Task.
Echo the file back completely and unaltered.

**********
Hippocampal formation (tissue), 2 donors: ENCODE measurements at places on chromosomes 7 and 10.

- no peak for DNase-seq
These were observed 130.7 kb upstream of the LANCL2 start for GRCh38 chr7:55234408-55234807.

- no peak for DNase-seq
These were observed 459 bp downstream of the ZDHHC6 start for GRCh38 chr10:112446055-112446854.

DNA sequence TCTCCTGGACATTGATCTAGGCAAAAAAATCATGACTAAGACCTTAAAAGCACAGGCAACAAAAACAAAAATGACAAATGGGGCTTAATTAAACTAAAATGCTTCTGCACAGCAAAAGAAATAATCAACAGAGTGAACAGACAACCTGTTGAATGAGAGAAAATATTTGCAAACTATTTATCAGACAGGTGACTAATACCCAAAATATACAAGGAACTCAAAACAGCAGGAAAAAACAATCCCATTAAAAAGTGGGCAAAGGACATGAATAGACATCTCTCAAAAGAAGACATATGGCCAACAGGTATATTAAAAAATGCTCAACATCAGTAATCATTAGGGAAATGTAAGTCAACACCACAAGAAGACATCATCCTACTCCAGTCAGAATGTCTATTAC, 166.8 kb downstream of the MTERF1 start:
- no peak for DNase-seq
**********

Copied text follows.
Hippocampal formation (tissue), 2 donors: ENCODE measurements at places on chromosomes 7 and 10.

- no peak for DNase-seq
These were observed 130.7 kb upstream of the LANCL2 start for GRCh38 chr7:55234408-55234807.

- no peak for DNase-seq
These were observed 459 bp downstream of the ZDHHC6 start for GRCh38 chr10:112446055-112446854.

DNA sequence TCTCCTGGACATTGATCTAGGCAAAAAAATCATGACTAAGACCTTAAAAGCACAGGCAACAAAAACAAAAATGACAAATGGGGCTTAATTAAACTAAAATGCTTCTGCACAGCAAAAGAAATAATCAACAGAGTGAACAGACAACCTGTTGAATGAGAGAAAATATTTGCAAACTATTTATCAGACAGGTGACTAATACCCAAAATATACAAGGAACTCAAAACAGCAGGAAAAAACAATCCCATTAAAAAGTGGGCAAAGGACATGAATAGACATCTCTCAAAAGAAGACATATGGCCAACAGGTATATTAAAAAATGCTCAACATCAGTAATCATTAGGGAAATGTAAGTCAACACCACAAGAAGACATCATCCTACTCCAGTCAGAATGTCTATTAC, 166.8 kb downstream of the MTERF1 start:
- no peak for DNase-seq